.comment-link {margin-left:.6em;}

Tuesday, October 18, 2005


Excellent Blog on Georgia

If Kaukasus blog doesn't make you want to visit Georgia, nothing will. I hope I get another chance to scoot over there before I get the flock out of here.

Scroll down to early October for some fantastic shots of Caucasian shepherds and their huge dogs in Tusheti. Even farther down is an strangely compelling photo of a burning horse carcass. But don't miss earlier shots of the "Geogian Kitchen." Doesn't look all that different from the "Azerbaijan kitchen." Wine's better, though!


Cocktail Party Tidbit for Azerbaijan

Did you know that Freddy Mercury was an Iranian-born Azeri? You didn't? Well, he was.

Azeris don't actually talk about possibly their most famous son all that much, given that he died of AIDS and all. Must have been because he was born in Iran.

Who knew?

UPDATE: OK OK. I COULD have consulted the source of all accurate information before posting, but it's not like standards for truth and accuracy are all that high in Baku. In my defense, an Azeri friend (who didn't even provide me with the initial tidbit), confirmed that Freddy Mercury was an Azeri from Iran, not Parsi from Zanzibar! He went so far as to tell me the Bohemian Rhapsodizer was not such a hero in Azerbaijan because of the shame of his disease.

Anyway, it's Azerbaijan's loss.

Sunday, October 16, 2005


Azerbaijan is a strange place

Today's adventure led to Besh Barmag, or Five Finger Mountain. Lumbering Kamaz dumptrucks hauling sand to feed Baku's building boom jockeyed for space on the highway with ancient Volgas packed to the domelight with apples, spare tires presciently tied to their roofs. It was a perfect, warm fall day.

Besh Barmag, from the mosque on the highway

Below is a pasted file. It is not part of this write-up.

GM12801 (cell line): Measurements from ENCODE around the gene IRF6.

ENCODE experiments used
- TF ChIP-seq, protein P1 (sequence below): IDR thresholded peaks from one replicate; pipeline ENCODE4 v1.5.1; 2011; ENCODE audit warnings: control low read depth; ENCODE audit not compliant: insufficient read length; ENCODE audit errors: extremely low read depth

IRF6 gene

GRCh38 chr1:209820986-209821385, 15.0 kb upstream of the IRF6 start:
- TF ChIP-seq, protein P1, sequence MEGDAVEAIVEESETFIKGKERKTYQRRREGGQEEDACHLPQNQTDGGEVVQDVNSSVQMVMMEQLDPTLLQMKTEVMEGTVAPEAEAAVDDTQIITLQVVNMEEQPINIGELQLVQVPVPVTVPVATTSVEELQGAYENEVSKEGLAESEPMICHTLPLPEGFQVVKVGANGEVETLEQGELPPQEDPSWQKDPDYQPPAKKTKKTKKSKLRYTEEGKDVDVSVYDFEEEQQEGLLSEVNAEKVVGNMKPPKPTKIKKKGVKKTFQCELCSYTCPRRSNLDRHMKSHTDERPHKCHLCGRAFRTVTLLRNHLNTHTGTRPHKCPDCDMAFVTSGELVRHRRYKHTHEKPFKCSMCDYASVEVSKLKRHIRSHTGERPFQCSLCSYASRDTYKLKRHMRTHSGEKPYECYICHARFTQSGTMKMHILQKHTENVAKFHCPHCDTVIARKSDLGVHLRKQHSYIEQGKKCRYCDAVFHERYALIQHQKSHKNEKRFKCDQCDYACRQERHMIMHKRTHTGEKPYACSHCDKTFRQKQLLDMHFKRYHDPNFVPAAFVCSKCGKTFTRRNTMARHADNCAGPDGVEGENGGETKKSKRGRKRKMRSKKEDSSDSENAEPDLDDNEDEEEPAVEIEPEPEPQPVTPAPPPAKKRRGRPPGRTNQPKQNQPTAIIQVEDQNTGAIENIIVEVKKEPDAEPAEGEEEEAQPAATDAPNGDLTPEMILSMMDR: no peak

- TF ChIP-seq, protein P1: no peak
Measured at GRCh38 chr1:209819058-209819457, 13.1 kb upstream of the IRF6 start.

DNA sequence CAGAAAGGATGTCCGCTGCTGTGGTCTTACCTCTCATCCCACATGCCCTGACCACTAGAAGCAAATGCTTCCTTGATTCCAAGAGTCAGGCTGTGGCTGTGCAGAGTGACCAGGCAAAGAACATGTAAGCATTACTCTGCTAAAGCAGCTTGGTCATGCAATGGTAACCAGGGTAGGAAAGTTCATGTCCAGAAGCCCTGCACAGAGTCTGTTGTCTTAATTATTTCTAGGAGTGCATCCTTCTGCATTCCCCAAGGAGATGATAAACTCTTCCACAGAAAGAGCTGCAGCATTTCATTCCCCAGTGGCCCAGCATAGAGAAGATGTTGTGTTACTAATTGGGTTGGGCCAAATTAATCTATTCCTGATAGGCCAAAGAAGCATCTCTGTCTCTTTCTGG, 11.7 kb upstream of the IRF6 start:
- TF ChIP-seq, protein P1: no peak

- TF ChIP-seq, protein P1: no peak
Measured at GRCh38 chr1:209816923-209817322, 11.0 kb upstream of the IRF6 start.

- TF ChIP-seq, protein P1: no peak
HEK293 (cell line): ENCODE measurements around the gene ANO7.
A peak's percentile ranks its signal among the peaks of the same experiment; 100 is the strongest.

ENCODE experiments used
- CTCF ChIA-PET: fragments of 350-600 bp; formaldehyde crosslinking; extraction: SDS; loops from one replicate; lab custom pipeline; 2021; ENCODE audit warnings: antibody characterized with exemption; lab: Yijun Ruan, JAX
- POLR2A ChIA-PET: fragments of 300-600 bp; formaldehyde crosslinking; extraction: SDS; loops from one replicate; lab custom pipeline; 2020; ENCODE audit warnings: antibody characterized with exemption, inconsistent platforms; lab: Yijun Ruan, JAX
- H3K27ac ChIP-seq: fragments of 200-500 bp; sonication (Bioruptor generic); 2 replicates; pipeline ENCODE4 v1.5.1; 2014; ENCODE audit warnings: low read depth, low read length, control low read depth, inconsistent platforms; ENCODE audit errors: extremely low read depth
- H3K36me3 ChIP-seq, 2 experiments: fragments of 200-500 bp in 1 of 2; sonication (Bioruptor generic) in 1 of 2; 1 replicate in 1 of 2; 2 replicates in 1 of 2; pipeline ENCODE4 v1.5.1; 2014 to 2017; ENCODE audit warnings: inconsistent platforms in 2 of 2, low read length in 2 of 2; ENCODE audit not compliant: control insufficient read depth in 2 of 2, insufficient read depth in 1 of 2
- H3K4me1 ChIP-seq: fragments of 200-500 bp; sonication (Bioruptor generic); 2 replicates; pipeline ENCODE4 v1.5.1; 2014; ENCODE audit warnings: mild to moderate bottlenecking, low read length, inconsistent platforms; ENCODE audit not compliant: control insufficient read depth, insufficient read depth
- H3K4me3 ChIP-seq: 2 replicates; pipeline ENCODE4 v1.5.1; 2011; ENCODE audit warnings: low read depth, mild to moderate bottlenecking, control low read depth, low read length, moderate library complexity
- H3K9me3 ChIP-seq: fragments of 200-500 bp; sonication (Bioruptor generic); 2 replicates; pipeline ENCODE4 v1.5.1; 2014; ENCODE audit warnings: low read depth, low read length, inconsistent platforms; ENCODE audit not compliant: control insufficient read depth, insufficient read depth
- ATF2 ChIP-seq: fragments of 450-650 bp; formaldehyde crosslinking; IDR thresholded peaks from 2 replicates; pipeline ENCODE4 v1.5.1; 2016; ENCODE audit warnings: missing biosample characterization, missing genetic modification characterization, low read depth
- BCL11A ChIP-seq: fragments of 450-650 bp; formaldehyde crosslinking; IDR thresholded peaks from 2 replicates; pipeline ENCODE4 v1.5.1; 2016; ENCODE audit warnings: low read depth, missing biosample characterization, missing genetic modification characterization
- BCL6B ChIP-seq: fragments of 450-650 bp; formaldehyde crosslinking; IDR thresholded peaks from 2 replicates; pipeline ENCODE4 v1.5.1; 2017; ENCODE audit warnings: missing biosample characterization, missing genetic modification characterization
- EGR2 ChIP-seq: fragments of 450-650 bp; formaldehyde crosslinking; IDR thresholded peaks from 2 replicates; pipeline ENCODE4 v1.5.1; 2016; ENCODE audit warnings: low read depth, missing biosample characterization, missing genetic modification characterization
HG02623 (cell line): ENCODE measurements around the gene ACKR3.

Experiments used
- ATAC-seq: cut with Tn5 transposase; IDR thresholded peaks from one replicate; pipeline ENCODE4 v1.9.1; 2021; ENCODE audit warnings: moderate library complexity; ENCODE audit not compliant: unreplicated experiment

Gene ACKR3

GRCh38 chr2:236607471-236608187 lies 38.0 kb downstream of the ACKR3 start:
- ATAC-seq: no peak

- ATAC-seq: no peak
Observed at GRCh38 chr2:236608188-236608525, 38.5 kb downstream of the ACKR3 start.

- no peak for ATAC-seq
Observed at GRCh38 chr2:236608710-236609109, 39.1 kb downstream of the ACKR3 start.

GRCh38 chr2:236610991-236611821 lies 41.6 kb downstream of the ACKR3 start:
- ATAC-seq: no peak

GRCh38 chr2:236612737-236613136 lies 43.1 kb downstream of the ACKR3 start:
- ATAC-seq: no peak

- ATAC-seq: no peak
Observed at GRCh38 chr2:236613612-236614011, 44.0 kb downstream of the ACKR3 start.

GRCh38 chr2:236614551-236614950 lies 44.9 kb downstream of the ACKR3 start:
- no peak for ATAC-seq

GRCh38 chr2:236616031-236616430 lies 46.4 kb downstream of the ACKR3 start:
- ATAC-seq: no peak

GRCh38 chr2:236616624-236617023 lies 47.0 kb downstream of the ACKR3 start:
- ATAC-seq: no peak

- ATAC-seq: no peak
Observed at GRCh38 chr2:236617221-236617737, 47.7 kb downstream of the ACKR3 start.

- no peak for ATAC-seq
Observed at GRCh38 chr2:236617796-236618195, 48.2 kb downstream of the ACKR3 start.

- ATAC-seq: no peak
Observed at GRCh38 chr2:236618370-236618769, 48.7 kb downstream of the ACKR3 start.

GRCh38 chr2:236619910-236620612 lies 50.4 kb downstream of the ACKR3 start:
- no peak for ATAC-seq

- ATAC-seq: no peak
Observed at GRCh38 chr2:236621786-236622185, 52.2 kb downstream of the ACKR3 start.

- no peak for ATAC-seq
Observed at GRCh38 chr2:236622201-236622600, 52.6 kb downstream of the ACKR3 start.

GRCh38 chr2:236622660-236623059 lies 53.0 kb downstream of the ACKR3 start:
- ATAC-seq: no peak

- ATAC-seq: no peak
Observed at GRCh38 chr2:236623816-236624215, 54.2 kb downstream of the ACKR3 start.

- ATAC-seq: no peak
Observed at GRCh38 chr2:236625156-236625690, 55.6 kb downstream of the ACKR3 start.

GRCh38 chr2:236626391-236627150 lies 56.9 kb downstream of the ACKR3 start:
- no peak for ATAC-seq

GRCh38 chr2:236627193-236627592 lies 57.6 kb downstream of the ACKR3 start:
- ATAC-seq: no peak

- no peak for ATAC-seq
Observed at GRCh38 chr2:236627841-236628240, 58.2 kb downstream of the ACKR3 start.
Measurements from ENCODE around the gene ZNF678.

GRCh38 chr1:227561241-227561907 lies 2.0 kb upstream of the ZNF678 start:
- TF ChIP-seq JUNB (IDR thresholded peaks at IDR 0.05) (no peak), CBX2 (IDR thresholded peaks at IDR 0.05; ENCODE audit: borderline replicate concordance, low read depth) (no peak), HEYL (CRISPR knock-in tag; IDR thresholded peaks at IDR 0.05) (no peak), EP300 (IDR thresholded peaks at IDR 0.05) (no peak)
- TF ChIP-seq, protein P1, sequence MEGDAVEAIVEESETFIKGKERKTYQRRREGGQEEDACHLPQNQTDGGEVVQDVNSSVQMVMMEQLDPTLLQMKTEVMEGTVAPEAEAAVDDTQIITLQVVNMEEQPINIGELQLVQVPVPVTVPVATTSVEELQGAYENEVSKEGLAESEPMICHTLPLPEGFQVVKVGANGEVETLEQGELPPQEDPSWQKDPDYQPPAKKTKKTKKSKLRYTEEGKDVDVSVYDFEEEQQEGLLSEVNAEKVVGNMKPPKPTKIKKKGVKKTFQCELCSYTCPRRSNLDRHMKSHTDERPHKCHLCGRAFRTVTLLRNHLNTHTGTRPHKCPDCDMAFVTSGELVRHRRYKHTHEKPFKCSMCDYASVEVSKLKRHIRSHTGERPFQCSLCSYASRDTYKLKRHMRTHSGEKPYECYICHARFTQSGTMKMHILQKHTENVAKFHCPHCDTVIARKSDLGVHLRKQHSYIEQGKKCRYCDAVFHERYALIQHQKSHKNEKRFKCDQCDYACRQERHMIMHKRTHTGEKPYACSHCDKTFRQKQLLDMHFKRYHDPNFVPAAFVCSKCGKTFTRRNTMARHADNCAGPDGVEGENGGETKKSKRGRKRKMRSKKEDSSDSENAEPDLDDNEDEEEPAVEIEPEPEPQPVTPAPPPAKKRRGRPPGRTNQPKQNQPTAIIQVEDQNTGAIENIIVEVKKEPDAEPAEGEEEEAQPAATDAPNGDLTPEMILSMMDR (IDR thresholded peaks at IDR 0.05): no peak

Besh Barmag is a Pir, or shrine, that attracts pilgrims from all over the country. Many arrive in packed-to-the-gills mashrutkas (minibuses). Bent-over grannies in flip-flops, headscarfed girls and young guys in shiny pinstripes and pointy shoes scramble up hundreds of stairs and rusty ladders to reach the shrines perched high on the rocky pinnacles. Old men and women stake out steps, imploring pilgrims to share a bit of the wealth as they pass. Almost everyone does and the beggars respond with "Allah is happy with you."

The vast majority of the pilgrims are women, most of whom come to appeal to pre-Islamic deities for big families or protection for the ones they've already produced. In some shrines, they tie strips of cloth to tree branches, a common practice across Central Asia. At others, they lay scarves and tablecloths on rocks and parade around them, bending over to kiss the rock at each pass. Holy men with Korans chant prayers from other rocky enclaves, surrounded by metal hands wrapped in pilgrims' cloth.

On the descent from the rocky fingers, beggars, who easily recall foreign faces, shout out more blessings. In the grassy picnic area at the base, families celebrate the pilgrmiage by slaughtering sheep to cook over open coals, sharing bread and grapes and drinking tea at long picnic tables. Stray dogs root through piles of trash and Azerbaijan's national bird flips and flaps in the wind.

But what made this whole scene really unusual?

It's the middle of Ramadan.

Saturday, October 15, 2005


Drama in Dogistan

The oft-asked question of "just how bad is vet care in Azerbaijan?" has been answered: very, very bad.

Mo, the most precious dogchild, was attacked by a German Shepherd Monday night while we were still in the States and he was staying at his Russian dogwalker's out in Baku's nether regions. The dog's owner took responsibility and Lena the Russian dogwalker was extremely diligent, taking him to her vet and obtaining a medicine cabinet full of antibiotics, antiseptics and vitamin shots (a key component of the Russian pharmacopoeia. Got a kidney infection? Here's a vitamin shot.)